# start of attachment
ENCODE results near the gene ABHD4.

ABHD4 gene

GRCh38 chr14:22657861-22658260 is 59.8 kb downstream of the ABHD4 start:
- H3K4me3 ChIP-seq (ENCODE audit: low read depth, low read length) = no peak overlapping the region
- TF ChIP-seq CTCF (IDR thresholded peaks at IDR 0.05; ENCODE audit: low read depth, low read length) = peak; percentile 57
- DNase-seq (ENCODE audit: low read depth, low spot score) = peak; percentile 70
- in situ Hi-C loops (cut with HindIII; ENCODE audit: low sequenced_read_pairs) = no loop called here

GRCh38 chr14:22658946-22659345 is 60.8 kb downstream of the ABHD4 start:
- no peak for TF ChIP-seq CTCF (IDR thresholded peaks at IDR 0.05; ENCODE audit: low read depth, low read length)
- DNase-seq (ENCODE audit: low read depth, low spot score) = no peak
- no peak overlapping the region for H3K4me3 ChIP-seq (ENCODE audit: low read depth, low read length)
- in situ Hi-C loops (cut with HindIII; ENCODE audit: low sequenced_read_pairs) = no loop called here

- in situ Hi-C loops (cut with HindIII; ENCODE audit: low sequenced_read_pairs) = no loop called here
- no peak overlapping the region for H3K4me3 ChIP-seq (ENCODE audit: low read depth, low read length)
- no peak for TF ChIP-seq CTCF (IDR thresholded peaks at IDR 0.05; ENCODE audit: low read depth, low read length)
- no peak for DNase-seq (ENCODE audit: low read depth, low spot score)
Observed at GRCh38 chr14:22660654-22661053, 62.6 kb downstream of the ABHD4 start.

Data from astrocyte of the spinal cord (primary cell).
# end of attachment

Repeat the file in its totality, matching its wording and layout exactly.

ENCODE results near the gene ABHD4.

ABHD4 gene

GRCh38 chr14:22657861-22658260 is 59.8 kb downstream of the ABHD4 start:
- H3K4me3 ChIP-seq (ENCODE audit: low read depth, low read length) = no peak overlapping the region
- TF ChIP-seq CTCF (IDR thresholded peaks at IDR 0.05; ENCODE audit: low read depth, low read length) = peak; percentile 57
- DNase-seq (ENCODE audit: low read depth, low spot score) = peak; percentile 70
- in situ Hi-C loops (cut with HindIII; ENCODE audit: low sequenced_read_pairs) = no loop called here

GRCh38 chr14:22658946-22659345 is 60.8 kb downstream of the ABHD4 start:
- no peak for TF ChIP-seq CTCF (IDR thresholded peaks at IDR 0.05; ENCODE audit: low read depth, low read length)
- DNase-seq (ENCODE audit: low read depth, low spot score) = no peak
- no peak overlapping the region for H3K4me3 ChIP-seq (ENCODE audit: low read depth, low read length)
- in situ Hi-C loops (cut with HindIII; ENCODE audit: low sequenced_read_pairs) = no loop called here

- in situ Hi-C loops (cut with HindIII; ENCODE audit: low sequenced_read_pairs) = no loop called here
- no peak overlapping the region for H3K4me3 ChIP-seq (ENCODE audit: low read depth, low read length)
- no peak for TF ChIP-seq CTCF (IDR thresholded peaks at IDR 0.05; ENCODE audit: low read depth, low read length)
- no peak for DNase-seq (ENCODE audit: low read depth, low spot score)
Observed at GRCh38 chr14:22660654-22661053, 62.6 kb downstream of the ABHD4 start.

Data from astrocyte of the spinal cord (primary cell).